5 Drivers Of The Correlated Growth Of Cannabis, Herbal Medicine
In the past 20 years, cannabis went from an illegal substance to a $1-billion industry with virtually unlimited growth potential.
Legal cannabis sales reached $10.3 billion in 2018, according to New Frontier Data, a cannabis research firm.
When cannabis was taking its first baby steps, herbal medicine was already a consolidated industry.
In 1996, when California became the first U.S. state to register legal cannabis sales, the market for herbal medicine in the U.S. was already worth $4 billion.
Although herbal medicine didn’t experience the exponential growth of cannabis, it has been growing steadily for the past 25 years and is gaining momentum.
A market report from the American Botanical Council states that the U.S. market for herbal medicine has more than doubled since 1996, peaking at $8.842 billion in 2018.
Natural Products, Herbal Medicine And Cannabis
The field of herbal medicine is crossed by many sectors and disciplines, so nomenclatures change according to the source. Botanical products, natural products, herbal medicines and dietary supplements are used interchangeably in some cases, but can have different contextual meanings.
“In the simplest of terms, a natural product is a small molecule that is produced by a biological source,” according to a book on natural drug discovery by Juergen Krause and Gailene Tobin.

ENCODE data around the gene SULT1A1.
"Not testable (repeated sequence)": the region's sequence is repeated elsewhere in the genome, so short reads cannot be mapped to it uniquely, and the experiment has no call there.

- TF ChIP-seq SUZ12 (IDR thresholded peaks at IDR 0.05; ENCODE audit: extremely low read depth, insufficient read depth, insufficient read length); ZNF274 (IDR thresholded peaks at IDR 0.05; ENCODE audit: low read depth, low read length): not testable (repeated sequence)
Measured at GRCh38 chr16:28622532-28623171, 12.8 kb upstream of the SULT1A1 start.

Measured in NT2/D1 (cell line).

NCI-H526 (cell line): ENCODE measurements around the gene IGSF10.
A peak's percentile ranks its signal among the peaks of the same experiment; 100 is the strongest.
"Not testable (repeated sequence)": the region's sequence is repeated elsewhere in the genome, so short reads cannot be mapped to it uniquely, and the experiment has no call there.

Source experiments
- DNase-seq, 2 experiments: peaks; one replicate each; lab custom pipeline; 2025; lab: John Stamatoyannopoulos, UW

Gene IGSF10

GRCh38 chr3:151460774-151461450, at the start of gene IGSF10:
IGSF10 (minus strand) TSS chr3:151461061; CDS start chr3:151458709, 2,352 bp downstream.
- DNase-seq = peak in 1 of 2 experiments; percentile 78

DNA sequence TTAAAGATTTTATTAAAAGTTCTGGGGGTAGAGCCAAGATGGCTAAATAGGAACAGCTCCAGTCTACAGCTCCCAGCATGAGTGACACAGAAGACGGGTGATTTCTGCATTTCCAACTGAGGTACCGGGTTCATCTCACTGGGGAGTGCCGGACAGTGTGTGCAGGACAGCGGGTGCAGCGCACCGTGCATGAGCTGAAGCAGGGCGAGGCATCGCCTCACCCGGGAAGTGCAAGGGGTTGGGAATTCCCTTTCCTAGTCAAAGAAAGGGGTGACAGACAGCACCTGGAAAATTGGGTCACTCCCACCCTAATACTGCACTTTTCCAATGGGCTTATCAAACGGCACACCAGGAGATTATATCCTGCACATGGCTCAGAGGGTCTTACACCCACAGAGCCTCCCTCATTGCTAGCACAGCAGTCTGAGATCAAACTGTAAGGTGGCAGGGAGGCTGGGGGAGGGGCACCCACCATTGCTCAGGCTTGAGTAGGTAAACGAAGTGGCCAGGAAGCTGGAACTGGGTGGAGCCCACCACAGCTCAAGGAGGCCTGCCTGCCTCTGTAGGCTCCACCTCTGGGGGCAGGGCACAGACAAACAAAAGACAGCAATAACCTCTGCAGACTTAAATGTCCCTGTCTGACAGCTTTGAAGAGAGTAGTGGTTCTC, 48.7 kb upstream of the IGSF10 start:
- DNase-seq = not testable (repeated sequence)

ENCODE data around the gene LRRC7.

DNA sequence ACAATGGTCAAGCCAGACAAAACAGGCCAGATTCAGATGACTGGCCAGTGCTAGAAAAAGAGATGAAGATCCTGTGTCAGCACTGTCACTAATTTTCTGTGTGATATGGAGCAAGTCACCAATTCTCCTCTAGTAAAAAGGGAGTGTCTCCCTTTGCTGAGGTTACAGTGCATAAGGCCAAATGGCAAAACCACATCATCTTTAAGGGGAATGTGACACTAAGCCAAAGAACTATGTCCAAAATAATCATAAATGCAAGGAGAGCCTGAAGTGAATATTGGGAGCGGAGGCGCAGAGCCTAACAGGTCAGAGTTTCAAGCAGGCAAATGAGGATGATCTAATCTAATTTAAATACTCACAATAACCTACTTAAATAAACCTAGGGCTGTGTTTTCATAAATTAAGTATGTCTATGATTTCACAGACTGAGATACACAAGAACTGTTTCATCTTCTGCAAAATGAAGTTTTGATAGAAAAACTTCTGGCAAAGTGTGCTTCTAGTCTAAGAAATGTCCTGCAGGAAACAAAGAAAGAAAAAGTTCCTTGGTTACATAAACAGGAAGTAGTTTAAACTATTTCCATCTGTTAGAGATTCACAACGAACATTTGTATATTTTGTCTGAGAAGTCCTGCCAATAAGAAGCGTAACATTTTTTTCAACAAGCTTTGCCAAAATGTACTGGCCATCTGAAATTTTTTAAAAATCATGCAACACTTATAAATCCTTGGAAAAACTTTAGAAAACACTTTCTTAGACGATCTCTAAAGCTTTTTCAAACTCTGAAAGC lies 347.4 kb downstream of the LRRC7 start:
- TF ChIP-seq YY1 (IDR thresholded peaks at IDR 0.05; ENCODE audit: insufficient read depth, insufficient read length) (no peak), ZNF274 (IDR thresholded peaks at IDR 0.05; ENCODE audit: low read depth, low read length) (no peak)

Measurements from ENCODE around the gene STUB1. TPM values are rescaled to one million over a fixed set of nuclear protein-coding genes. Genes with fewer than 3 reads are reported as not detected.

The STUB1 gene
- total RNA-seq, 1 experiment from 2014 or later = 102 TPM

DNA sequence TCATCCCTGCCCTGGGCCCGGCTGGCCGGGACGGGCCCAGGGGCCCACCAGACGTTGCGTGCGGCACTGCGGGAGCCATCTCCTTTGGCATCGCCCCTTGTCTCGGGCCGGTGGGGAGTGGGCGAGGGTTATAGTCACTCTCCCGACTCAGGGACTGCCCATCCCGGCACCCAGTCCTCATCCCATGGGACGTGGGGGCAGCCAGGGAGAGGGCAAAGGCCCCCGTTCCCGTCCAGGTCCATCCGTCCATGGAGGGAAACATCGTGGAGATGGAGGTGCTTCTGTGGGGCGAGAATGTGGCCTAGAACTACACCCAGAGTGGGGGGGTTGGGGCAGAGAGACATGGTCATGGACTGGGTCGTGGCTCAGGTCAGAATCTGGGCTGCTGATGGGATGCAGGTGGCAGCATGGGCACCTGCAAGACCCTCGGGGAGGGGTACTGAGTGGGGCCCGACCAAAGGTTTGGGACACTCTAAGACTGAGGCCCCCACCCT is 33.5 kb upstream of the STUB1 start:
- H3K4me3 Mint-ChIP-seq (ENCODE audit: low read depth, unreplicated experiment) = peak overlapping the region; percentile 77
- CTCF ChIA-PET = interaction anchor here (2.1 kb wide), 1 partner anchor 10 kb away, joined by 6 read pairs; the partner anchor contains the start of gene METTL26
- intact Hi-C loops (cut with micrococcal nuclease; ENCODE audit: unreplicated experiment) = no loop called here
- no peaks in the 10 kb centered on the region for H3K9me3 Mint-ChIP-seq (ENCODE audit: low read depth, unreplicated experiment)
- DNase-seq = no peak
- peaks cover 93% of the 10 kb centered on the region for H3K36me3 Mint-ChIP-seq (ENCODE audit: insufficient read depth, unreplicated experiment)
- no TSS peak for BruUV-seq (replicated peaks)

"Natural products are considered those formulated without artificial ingredients that are minimally processed,” according to the Natural Product Association, “and include natural and organic foods, dietary supplements, pet foods, health and beauty products [and] 'green' cleaning supplies.
Daniel Fabricant, Ph.D, the Natural Product Association's CEO and president, told Benzinga that herbal medicine products comprise 25-30% of the market for natural products.
Stefan Gafner, Ph.D, the chief science officer at the American Botanical Council, said definitions for these terms are always a bone of contention. We asked how he would define herbal medicine.
“I see it as a way of people treating themselves with botanicals. So basically, it’s taking care of your health needs with botanicals.”
A product can be considered herbal medicine when it includes any part of a plant, like leaves, stems, flowers, roots or seeds.
These products can be sold raw or as extracts, in which the plant is macerated with water, alcohol or other solvents in order to extract their active chemicals.
If a botanical product undergoes synthetic isolation, it ceases to be herb, though it can still qualify as a natural product.
By these definitions, cannabis products can be described as natural products, herbal medicine or both.
Flower buds, tinctures and some forms of whole plant extracts fall into the herbal medicine category. Isolated CBD products do not, yet they can be considered natural products, since they’re plant-derived.
FDA Regulation On Herbal Medicine, Cannabis
Although industry professionals have come up with their own definitions, they don’t necessarily coincide with FDA regulations. Herbs were first regulated by the FDA with the Dietary Supplement Health and Education Act of 1994 (DSHEA), and included in the category of dietary supplements, along with vitamins, minerals, amino acids, enzymes and others.
The main difference between a drug and a dietary supplement is that dietary supplements cannot claim to treat, diagnose, cure or alleviate the effects of diseases.
Drugs can make these claims, and need to demonstrate safety and efficacy to obtain premarket FDA approval. Dietary products do not need FDA approval to be sold.
Cannabis products are, in simplest terms, botanical products.